Think back to the opening of the Passover seder and our invitation to the poor to come join us for the Passover meal. There is a symbolic attempt to level the power imbalance between people who live in poverty and people who don’t. All too often, people living in poverty are forced to encounter people with behaviors that mirror those listed in the attached document. In this way, the poor in our society are often being oppressed. The idea that we open our seder tables to the poor, indicates a desire to sit alongside the poor, to get to know the poor, to better understand the poor and to treat people who are poor with dignity.
I hope that this chart provides our readers with a greater understanding of how power impacts our personal lives, the lives of fellow community members and of people around the world who are oppressed regularly. I also hope that it provides ideas on how to best fight oppression and ensure that all people, in every generation, have the experience of freedom.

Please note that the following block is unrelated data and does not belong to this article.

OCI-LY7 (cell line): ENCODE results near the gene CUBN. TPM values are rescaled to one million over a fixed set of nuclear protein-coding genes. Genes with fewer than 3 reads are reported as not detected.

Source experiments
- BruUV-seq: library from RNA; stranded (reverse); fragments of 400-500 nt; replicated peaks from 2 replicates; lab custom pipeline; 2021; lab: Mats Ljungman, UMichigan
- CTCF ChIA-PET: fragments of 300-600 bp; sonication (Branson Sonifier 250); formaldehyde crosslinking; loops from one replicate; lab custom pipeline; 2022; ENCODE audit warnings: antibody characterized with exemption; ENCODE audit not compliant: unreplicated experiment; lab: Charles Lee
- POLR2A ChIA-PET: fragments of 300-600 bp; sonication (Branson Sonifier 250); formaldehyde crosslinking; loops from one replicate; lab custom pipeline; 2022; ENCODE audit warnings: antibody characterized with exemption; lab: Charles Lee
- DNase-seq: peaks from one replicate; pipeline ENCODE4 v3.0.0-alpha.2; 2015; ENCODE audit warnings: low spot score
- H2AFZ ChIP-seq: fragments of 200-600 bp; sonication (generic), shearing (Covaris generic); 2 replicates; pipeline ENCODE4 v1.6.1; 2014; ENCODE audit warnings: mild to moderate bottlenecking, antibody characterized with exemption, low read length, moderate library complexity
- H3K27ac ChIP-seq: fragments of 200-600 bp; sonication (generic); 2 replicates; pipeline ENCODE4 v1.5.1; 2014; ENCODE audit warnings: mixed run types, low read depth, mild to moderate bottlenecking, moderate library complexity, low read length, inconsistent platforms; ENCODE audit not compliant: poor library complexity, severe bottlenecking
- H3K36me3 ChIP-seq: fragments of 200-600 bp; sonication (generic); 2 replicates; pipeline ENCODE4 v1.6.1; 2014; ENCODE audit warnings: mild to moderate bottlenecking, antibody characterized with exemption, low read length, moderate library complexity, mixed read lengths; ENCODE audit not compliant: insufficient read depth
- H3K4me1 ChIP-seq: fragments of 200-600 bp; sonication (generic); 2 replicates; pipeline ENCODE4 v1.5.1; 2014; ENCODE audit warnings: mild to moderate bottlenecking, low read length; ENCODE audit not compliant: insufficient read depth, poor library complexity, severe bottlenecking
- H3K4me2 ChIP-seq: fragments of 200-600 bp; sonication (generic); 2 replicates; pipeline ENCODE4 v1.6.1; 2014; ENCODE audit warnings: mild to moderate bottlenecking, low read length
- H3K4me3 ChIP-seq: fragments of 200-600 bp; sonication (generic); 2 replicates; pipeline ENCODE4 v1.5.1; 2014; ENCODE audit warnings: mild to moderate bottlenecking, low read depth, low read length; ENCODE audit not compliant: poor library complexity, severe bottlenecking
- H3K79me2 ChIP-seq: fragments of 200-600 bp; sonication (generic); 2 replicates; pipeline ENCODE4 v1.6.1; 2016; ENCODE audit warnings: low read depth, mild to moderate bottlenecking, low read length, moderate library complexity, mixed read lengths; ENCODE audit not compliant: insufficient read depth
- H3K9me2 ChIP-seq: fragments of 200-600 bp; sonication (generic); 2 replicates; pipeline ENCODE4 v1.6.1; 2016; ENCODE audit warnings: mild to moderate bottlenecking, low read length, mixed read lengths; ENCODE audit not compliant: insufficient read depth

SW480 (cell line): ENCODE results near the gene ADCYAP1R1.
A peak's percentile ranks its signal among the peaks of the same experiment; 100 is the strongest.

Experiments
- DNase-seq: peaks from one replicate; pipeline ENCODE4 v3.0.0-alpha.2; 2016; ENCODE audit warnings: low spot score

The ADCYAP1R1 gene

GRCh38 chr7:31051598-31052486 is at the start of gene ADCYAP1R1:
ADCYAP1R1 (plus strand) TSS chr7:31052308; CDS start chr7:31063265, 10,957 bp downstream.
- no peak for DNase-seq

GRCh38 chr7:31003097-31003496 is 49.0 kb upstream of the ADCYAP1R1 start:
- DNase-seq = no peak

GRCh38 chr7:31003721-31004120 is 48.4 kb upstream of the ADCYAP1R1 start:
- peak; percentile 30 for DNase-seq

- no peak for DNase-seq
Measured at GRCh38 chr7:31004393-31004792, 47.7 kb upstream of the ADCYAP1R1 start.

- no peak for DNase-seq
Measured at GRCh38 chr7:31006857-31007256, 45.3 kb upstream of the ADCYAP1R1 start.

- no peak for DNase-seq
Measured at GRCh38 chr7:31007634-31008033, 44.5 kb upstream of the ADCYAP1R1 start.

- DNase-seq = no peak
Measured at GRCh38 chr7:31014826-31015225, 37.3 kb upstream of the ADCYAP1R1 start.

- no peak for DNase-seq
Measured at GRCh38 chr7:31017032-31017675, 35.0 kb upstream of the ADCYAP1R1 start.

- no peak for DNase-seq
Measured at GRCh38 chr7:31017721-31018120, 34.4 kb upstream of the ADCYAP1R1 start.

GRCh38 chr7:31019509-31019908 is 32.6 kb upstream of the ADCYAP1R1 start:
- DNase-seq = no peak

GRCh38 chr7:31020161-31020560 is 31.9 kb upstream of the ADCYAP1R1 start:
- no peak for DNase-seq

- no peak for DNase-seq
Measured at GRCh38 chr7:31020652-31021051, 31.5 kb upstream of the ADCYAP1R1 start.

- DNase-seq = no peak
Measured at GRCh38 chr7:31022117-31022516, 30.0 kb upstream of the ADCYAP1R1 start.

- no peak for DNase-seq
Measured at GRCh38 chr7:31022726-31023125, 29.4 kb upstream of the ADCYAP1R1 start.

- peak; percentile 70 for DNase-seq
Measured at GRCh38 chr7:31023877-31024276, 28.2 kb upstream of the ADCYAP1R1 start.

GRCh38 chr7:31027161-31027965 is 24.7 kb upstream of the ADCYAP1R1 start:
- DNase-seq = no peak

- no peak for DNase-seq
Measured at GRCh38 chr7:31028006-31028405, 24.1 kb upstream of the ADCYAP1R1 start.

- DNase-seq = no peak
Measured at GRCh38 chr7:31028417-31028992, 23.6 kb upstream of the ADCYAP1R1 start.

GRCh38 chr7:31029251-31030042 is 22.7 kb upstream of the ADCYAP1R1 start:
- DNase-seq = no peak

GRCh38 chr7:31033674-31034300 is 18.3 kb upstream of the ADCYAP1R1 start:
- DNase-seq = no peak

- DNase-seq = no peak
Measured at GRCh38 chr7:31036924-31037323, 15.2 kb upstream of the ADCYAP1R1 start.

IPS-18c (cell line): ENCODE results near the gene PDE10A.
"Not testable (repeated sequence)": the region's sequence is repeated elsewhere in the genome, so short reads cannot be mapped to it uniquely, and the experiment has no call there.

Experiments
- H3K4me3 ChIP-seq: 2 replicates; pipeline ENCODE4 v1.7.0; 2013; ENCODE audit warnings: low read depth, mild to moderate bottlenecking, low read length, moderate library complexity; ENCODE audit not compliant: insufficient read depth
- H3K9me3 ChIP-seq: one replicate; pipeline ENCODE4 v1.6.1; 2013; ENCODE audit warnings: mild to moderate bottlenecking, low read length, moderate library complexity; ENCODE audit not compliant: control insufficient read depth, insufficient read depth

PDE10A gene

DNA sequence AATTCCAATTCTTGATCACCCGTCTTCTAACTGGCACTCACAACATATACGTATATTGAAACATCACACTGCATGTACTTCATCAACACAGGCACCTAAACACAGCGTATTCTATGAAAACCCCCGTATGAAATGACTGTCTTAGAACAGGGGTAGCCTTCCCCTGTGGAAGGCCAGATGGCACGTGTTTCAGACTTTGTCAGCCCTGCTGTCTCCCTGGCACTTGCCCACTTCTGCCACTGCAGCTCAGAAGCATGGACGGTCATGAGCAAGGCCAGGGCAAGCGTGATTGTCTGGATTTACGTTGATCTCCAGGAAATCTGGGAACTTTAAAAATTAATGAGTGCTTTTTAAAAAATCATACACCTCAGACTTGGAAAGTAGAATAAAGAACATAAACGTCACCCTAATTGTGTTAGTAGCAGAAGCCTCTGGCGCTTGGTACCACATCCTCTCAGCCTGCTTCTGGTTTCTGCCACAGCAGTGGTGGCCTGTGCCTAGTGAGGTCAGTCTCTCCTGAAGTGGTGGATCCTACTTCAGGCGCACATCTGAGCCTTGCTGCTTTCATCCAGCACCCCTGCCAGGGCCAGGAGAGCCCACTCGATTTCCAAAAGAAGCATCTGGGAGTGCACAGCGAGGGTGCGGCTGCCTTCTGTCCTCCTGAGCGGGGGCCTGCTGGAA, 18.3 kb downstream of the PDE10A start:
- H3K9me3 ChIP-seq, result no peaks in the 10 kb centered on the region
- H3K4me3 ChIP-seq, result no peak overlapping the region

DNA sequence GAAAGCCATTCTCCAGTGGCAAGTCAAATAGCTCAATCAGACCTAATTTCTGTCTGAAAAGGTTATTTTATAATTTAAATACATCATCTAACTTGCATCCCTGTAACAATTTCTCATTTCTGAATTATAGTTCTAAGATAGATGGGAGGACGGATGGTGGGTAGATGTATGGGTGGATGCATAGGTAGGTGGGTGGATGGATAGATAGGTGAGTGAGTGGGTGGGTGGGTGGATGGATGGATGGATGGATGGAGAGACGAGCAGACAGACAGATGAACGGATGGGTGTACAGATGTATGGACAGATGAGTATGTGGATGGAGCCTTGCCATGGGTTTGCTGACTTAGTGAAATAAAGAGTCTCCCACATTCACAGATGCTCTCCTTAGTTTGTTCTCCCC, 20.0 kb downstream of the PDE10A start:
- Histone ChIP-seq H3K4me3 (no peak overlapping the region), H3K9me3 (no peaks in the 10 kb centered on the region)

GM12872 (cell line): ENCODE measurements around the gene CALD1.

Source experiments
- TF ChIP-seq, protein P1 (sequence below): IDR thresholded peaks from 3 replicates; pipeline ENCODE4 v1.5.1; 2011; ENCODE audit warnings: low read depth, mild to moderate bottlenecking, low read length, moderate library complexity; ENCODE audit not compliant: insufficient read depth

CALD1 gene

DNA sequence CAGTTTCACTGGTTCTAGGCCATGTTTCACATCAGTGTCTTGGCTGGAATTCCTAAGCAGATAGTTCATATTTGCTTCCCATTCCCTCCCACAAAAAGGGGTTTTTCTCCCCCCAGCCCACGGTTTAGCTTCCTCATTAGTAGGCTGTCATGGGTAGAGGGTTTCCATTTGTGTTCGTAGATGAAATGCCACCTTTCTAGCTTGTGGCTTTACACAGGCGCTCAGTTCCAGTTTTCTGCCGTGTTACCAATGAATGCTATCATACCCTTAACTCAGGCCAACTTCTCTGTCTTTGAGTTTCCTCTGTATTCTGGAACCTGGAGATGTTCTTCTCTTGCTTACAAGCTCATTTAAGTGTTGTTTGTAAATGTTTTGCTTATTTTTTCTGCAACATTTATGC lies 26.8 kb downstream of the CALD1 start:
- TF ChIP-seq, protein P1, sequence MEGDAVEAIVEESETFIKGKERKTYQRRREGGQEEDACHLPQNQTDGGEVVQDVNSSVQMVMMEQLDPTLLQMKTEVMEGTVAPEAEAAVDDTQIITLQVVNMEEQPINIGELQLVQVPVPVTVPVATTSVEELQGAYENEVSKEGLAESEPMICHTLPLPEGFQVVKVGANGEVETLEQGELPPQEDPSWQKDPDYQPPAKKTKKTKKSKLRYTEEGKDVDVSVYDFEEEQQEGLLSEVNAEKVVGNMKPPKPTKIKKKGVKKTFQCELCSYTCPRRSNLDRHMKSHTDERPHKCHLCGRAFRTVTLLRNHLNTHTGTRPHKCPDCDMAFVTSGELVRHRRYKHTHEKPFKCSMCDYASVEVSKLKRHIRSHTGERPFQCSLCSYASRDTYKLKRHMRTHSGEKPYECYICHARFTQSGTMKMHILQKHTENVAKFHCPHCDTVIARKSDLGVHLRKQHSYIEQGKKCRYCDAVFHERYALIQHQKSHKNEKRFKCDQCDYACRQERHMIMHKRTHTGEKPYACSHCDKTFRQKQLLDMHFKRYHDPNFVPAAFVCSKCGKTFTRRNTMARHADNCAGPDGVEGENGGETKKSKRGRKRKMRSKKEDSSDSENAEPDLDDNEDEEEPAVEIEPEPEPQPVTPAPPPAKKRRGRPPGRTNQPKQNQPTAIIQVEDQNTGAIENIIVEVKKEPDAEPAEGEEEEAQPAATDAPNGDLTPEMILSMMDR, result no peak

What are your experiences with privilege and oppression? Do you find this chart useful?
Today marks the 45th anniversary of the tragic assassination of the Reverend Dr. Martin Luther King, Jr., on the balcony of his room at the Lorraine Motel in Memphis, Tennessee.
While the entire world felt the loss of this leader, his dream lives on. He was one of many committed to furthering the cause of equality and justice.
Today, the Lorraine Motel has been converted into the incredible National Civil Rights Museum, documenting the troubled past while celebrating the victories achieved. While there is still much work to be done, there is also much pride in the movement’s continuing accomplishments.